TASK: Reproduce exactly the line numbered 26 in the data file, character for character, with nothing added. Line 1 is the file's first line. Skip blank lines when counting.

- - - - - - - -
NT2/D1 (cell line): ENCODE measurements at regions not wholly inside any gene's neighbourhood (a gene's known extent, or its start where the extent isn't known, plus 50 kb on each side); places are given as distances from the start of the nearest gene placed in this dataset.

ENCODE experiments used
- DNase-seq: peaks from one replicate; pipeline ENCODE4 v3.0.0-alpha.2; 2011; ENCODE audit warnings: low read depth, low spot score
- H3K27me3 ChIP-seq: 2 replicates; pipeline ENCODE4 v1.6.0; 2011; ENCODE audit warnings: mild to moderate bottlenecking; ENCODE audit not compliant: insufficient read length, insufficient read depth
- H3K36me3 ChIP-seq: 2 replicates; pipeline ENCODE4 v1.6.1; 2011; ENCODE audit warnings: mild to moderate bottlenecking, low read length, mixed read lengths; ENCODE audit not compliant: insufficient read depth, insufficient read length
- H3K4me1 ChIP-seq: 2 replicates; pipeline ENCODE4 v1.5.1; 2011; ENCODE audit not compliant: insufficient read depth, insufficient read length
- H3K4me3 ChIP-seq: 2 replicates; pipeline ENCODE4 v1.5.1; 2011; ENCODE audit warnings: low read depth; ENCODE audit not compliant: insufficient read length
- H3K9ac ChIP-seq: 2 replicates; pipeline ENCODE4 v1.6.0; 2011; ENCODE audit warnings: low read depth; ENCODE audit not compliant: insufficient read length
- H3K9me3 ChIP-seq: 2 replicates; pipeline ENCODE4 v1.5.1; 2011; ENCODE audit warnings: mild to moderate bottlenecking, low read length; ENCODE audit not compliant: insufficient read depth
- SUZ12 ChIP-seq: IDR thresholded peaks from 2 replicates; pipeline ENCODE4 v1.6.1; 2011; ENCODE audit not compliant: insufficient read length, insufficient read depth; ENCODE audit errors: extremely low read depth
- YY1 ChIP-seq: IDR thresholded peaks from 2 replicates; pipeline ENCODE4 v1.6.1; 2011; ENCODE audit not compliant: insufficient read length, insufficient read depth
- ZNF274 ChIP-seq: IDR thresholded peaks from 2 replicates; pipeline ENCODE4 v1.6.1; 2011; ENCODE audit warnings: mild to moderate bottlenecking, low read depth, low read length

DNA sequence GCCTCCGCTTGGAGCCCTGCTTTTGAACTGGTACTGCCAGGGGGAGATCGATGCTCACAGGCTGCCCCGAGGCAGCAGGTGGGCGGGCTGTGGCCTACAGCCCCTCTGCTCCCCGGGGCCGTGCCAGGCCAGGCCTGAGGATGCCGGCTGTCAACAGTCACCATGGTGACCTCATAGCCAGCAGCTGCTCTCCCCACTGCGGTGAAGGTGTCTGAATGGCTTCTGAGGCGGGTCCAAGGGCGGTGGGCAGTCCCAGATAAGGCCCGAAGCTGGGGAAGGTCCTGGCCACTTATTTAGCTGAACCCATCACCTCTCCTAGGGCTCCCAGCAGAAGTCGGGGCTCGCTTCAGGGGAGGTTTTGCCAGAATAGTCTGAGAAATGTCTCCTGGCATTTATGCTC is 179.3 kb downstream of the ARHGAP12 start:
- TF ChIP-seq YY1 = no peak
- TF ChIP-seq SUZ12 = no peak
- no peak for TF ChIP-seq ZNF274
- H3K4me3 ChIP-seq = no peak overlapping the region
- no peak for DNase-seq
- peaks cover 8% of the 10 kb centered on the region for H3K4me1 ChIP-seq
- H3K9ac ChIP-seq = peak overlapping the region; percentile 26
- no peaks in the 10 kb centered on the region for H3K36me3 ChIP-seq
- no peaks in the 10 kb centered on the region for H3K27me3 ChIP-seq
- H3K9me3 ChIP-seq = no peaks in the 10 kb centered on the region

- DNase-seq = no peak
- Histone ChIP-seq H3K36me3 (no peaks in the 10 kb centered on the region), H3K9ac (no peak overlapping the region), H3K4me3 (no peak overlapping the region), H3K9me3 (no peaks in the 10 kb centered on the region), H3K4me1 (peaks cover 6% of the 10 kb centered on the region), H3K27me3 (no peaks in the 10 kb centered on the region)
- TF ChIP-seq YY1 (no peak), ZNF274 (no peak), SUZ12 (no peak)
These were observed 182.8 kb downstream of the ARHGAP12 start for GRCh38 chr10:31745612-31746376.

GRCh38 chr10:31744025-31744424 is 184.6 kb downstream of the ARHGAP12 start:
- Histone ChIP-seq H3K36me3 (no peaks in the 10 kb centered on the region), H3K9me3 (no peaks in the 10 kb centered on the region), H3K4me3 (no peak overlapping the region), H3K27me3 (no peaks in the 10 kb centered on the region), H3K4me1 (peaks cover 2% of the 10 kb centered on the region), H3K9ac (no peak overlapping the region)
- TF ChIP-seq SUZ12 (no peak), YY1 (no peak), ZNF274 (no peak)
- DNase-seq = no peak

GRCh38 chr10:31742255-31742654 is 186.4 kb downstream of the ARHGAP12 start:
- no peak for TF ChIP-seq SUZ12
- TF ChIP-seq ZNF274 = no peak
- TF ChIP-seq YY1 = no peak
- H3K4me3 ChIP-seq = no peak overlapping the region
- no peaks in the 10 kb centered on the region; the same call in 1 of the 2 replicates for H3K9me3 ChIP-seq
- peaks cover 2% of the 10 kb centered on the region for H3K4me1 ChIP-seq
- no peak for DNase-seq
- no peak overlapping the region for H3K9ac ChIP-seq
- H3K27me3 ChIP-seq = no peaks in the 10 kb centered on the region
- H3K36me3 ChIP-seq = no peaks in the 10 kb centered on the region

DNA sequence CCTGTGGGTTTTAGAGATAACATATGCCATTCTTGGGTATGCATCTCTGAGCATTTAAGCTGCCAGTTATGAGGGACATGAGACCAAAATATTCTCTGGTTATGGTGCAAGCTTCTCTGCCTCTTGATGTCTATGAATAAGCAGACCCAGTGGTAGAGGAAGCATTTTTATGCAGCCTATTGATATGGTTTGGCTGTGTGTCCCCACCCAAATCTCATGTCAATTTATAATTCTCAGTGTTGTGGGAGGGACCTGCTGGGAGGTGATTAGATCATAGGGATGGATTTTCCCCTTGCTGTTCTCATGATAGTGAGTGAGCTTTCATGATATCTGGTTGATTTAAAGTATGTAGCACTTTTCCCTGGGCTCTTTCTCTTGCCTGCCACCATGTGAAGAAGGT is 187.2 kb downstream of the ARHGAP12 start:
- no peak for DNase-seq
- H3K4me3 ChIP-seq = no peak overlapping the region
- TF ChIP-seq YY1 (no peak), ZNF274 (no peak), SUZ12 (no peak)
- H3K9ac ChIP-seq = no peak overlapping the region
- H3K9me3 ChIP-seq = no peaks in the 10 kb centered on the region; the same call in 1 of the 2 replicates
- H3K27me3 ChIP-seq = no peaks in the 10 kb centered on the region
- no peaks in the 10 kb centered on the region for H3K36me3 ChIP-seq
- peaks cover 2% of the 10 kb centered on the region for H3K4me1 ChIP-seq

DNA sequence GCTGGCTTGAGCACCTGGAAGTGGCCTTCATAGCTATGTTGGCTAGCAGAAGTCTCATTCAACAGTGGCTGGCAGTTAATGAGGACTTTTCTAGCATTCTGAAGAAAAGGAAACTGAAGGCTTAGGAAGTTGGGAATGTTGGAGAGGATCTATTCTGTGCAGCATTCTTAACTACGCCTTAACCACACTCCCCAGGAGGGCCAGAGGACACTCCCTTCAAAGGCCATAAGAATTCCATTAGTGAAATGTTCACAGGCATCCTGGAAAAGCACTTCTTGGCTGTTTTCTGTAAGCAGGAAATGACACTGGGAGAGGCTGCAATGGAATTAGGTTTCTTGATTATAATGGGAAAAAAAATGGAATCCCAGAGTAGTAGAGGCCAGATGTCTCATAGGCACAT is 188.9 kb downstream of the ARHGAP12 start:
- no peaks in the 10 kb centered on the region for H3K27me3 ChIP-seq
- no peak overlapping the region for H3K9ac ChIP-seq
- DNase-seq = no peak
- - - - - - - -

- TF ChIP-seq YY1 (no peak), ZNF274 (no peak), SUZ12 (no peak)